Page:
Full epidemiological studies are expensive and laborious undertakings. Before any study is started, a case must be made for the importance of the research. Epidemiological studies only point to potential causal factors in psychological disorders, as they lack the power of experiments. Epidemiological (and other observational) studies typically highlight associations between exposures and outcomes, rather than causation. Moreover, many research questions are impossible to study in experimental settings, due to concerns around ethics and study validity. By finding that disorders cluster in certain groups for example, researchers can identify distinguishing characteristics that place these groups or regions at higher risk. In the process of an epidemiological study, researchers identify predisposing factors that increase the likelihood of getting a disorder, such as genetic history, age, and gender, enabling/disabling factors such as exercise and diet, precipitation factors, and reinforcing factors such as excessive environmental stresses. They also look for patterns and similarities in the cases that may identify major risk factors for developing the disorder.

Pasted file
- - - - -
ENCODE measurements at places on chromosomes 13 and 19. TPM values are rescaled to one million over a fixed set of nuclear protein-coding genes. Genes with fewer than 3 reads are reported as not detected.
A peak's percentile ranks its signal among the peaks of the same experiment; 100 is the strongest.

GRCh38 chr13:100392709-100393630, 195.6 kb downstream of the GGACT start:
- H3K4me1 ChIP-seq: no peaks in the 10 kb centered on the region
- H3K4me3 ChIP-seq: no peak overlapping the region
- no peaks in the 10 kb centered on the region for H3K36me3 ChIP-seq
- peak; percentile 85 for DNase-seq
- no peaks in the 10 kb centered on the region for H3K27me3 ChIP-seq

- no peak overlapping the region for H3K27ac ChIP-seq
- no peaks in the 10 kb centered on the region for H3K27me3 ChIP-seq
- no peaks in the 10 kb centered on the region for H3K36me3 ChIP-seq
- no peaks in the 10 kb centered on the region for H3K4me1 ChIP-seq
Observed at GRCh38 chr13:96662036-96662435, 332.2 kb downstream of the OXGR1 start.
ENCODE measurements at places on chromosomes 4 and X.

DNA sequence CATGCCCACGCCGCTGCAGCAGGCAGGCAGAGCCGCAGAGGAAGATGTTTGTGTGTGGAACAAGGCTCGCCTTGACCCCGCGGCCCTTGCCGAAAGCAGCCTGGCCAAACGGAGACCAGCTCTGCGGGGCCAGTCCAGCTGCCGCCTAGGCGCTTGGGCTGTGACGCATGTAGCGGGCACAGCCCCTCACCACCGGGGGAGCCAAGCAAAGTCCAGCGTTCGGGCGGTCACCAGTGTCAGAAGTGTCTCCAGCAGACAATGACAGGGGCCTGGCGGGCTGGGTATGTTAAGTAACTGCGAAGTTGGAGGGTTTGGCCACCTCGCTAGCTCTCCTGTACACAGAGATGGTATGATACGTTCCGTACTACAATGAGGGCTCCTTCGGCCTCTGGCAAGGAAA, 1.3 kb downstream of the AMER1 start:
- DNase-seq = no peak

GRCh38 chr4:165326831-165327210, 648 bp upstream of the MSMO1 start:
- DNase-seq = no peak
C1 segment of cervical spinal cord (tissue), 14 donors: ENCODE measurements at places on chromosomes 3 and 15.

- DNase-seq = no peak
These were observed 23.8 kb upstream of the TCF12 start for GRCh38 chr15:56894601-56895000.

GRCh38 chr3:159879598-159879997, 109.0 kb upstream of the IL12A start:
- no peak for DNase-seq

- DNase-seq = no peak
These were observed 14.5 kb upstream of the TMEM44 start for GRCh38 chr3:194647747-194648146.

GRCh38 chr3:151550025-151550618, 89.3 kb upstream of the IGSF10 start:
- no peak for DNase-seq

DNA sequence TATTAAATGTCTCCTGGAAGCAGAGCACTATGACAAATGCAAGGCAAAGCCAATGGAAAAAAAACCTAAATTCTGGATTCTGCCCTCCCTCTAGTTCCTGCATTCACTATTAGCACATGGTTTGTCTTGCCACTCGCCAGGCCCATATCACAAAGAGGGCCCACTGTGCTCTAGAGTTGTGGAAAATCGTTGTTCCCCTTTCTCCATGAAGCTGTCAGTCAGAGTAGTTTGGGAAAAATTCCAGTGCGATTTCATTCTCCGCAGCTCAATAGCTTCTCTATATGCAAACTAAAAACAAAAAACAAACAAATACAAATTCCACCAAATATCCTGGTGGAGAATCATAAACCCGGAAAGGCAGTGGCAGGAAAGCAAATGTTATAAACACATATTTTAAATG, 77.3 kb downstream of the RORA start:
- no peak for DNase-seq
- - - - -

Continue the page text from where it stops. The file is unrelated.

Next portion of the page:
A United States Substance Abuse and Mental Health Services (SAMHSA) building sign.

Figure 3. The United States Substance Abuse and Mental Health Services Administration (SAMHSA) collects and reports on the epidemiology of mental disorders.

Yet such epidemiological studies cannot control for selection factors; that is, because epidemiological studies can rarely be conducted in a laboratory, the results are often polluted by uncontrollable variations in the cases. This pollution often makes the results difficult to interpret. Therefore, they must be tested further in experimental studies.